Why we worship Snakes? An Insight

I have always wondered about the significance of Snakes and Nagas. They seem to hold a special place not just in Hinduism but across many communities and religions. As snakes grow, many of them shed their skin at various times, revealing a shiny new skin underneath. For this reason snakes have become symbols of rebirth, transformation, immortality, and healing.

Snakes invoke fear, awe and a sense of mystery. There are also many unanswered questions about them. This blog hopes to throw some light on the history of mans association with Naga’s.

A few facts  

  • Every ancient Indian temple has a corner below a pipal tree dedicated to statues and sculptures of snake gods.
  • Nag Panchami is an important day when many devout Hindus visit these temples or pour milk in snake pits
  • Many of our Gods from Vishnu to Shiva to Kathikeya are associated with snakes. A devout Hindu never kills a snake.
  • During the Samudra Manthan Vasuki the king of the Nagas became the churning rope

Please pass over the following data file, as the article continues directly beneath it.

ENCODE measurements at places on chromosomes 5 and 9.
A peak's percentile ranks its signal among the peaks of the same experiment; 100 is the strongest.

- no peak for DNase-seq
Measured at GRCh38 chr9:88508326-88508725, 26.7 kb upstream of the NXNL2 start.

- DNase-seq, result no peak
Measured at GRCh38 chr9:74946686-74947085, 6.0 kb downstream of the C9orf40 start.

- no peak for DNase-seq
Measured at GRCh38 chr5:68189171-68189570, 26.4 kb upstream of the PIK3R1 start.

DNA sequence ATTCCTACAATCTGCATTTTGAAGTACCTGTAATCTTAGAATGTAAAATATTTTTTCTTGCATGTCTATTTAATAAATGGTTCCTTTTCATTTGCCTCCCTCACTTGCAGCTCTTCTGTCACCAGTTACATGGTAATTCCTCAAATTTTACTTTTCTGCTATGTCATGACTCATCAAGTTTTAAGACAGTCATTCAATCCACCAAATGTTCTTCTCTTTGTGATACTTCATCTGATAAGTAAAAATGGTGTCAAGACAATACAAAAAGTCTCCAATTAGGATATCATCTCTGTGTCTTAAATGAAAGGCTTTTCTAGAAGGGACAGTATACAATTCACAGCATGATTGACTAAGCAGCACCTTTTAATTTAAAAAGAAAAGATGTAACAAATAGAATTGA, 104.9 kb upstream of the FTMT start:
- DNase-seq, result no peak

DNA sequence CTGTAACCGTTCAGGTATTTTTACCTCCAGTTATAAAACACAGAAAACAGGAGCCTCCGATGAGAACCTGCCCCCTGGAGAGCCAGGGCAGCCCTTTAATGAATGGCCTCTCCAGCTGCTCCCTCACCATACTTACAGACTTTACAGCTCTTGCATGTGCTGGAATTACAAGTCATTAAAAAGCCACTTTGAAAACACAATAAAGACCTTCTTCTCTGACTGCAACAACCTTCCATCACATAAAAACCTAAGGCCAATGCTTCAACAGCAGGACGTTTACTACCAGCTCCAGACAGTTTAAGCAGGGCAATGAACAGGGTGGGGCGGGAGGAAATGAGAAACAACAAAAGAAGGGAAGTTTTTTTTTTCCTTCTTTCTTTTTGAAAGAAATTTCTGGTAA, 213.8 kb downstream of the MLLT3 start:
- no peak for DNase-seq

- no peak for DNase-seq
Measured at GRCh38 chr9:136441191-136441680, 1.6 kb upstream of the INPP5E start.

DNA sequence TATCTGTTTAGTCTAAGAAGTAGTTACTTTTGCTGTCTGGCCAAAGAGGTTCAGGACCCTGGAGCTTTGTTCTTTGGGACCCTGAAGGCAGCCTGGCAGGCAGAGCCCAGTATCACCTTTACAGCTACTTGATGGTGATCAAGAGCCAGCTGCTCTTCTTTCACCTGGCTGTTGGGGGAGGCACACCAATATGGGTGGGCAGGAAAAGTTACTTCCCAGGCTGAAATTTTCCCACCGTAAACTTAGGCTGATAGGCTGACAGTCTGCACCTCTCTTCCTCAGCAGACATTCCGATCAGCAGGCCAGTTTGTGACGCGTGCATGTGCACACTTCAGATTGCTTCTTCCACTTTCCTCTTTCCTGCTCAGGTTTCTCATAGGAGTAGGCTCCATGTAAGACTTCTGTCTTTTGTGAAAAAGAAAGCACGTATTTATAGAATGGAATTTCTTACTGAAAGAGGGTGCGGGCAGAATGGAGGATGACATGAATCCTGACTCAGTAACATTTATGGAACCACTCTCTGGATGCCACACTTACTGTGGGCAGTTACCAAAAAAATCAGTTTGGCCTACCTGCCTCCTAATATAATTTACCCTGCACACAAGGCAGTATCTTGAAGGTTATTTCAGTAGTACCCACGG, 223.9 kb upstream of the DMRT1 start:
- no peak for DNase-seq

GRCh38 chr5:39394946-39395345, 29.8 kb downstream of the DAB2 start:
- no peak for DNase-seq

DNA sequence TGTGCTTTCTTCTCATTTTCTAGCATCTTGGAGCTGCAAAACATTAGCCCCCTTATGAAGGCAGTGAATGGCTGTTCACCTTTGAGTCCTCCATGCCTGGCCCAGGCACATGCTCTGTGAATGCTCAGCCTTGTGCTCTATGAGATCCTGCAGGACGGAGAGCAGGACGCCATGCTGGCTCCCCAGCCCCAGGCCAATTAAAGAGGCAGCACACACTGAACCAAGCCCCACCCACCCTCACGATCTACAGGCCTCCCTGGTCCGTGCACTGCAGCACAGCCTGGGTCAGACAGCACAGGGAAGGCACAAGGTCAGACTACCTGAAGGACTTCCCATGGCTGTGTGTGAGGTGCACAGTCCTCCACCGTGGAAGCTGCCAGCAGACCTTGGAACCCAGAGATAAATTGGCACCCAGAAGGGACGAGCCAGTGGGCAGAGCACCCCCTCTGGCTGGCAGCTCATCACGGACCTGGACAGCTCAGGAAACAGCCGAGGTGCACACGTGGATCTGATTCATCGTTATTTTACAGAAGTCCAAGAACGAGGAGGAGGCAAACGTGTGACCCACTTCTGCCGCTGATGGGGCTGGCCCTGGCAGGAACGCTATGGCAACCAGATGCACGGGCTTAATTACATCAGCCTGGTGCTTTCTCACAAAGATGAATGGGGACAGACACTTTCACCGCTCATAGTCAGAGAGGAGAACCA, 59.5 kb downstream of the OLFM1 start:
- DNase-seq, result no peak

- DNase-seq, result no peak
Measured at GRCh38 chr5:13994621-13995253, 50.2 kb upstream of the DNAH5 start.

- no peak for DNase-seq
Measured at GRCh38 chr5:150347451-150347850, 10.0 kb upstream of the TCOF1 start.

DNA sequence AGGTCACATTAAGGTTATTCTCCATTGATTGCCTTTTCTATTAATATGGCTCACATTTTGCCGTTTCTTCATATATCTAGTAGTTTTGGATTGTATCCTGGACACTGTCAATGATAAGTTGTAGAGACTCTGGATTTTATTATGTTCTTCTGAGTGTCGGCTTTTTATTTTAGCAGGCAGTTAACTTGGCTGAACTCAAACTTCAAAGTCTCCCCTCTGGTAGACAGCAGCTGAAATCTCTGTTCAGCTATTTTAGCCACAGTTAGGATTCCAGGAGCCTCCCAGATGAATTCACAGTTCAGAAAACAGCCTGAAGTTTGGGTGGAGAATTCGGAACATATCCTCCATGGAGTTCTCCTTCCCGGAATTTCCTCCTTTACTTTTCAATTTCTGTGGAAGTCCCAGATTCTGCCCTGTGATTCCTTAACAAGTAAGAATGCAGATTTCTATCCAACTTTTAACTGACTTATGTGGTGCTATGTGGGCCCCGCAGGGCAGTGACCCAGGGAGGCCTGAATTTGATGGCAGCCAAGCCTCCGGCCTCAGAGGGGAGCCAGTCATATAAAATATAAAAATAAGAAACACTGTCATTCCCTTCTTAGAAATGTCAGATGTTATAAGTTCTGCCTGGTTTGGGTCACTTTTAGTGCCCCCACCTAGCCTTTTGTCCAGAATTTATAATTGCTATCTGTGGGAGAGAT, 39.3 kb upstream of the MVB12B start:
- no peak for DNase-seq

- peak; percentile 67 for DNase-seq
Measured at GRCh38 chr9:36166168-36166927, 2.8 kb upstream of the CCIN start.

• A State called Nagaland is named after the snake
  • The great Rishi Patanjali is represented as half snake – half man. He was a Naga living on earth.
  • The ancient Greeks considered snakes sacred to Asclepius, the god of medicine. He carried a caduceus, a staff with one or two serpents wrapped around it, which has become the symbol of modern physicians.
  • For both the Greeks and the Egyptians, the snake represented eternity. Ouroboros, the Greek symbol of eternity, consisted of a snake curled into a circle or hoop, biting its own tail. The Ouroboros grew out of the belief that serpents eat themselves and are reborn from themselves in an endless cycle of destruction and creation.
  • In the mythology of ancient Egypt, Apopis was a demon of chaos who appeared in the form of a serpent. Each night he attacked Ra, the sun god. But Mehen, another huge serpent, coiled himself around Ra’s sun boat to protect the god from Apopis—a perfect illustration of how snakes can be symbols of both good and evil in mythology.
Temple of the Feathered Serpent – Aztec

Kerala is one state in India where Snakes are worshipped in almost every village. There are about 2000 Sarpa Kavu’s or sacred groves all over Kerala dedicated to snakes. There is a mythological story associated with this. Parasurama the creator of Kerala is said to have prayed to the Naga King to help remove the salinity of the land and the Snake God obliged. The ancient temple of Mannarsala (56 Km from Kollam) is dedicated to the snake God Nagaraja as this is the place where Parashurama is said to have prayed to the snake god.